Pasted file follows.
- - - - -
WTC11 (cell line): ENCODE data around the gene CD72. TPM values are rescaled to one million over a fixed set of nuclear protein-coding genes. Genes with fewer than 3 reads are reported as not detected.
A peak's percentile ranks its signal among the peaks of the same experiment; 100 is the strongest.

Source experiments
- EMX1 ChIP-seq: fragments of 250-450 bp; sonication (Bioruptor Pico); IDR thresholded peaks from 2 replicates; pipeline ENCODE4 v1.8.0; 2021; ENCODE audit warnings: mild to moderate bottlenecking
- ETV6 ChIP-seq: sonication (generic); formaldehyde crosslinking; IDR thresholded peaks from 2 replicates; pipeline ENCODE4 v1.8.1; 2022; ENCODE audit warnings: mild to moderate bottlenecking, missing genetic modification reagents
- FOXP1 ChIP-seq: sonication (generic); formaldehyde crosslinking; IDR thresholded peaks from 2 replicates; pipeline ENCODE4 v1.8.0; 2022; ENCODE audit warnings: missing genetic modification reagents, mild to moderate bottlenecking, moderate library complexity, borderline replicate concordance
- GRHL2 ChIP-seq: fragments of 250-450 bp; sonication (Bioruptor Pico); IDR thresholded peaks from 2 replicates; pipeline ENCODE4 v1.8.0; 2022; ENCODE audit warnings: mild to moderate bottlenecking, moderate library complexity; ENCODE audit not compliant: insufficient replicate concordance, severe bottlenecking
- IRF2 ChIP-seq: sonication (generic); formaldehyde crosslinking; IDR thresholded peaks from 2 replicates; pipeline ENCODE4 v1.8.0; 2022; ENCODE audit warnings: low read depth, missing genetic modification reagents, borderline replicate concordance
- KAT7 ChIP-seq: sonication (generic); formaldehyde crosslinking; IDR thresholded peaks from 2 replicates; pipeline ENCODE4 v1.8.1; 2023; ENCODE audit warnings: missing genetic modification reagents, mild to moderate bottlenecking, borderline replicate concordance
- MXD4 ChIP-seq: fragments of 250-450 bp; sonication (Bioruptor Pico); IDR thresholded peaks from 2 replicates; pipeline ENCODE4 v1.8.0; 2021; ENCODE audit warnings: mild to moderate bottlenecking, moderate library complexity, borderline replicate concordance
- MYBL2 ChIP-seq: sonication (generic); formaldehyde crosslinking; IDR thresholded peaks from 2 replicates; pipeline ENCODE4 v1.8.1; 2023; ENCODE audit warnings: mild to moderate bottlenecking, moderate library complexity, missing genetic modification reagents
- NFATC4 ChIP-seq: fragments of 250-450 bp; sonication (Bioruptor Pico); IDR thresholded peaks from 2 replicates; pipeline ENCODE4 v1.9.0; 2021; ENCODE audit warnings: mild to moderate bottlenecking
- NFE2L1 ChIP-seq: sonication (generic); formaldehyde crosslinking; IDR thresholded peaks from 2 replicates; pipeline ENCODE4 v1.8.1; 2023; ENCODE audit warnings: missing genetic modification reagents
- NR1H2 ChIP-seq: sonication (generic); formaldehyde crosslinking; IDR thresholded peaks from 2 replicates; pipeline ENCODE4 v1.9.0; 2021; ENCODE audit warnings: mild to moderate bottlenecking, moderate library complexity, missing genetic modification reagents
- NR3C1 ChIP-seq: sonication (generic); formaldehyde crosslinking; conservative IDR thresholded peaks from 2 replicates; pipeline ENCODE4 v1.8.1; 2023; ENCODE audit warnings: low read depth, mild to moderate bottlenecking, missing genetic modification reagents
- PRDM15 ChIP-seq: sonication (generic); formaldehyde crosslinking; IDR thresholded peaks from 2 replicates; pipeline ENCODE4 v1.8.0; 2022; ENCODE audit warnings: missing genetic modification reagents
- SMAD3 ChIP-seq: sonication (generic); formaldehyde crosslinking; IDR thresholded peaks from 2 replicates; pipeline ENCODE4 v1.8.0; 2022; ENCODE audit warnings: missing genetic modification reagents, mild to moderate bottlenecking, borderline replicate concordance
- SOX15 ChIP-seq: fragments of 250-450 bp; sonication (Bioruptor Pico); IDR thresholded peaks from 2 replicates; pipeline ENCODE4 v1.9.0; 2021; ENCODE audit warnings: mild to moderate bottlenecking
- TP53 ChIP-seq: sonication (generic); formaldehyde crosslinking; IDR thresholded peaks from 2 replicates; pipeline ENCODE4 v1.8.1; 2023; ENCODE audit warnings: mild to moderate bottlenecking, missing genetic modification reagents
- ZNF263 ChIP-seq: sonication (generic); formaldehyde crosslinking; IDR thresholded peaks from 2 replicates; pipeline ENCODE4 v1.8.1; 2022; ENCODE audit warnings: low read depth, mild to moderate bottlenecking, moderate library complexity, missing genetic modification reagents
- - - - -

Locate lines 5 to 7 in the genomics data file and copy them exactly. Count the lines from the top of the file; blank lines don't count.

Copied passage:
- ETV6 ChIP-seq: sonication (generic); formaldehyde crosslinking; IDR thresholded peaks from 2 replicates; pipeline ENCODE4 v1.8.1; 2022; ENCODE audit warnings: mild to moderate bottlenecking, missing genetic modification reagents
- FOXP1 ChIP-seq: sonication (generic); formaldehyde crosslinking; IDR thresholded peaks from 2 replicates; pipeline ENCODE4 v1.8.0; 2022; ENCODE audit warnings: missing genetic modification reagents, mild to moderate bottlenecking, moderate library complexity, borderline replicate concordance
- GRHL2 ChIP-seq: fragments of 250-450 bp; sonication (Bioruptor Pico); IDR thresholded peaks from 2 replicates; pipeline ENCODE4 v1.8.0; 2022; ENCODE audit warnings: mild to moderate bottlenecking, moderate library complexity; ENCODE audit not compliant: insufficient replicate concordance, severe bottlenecking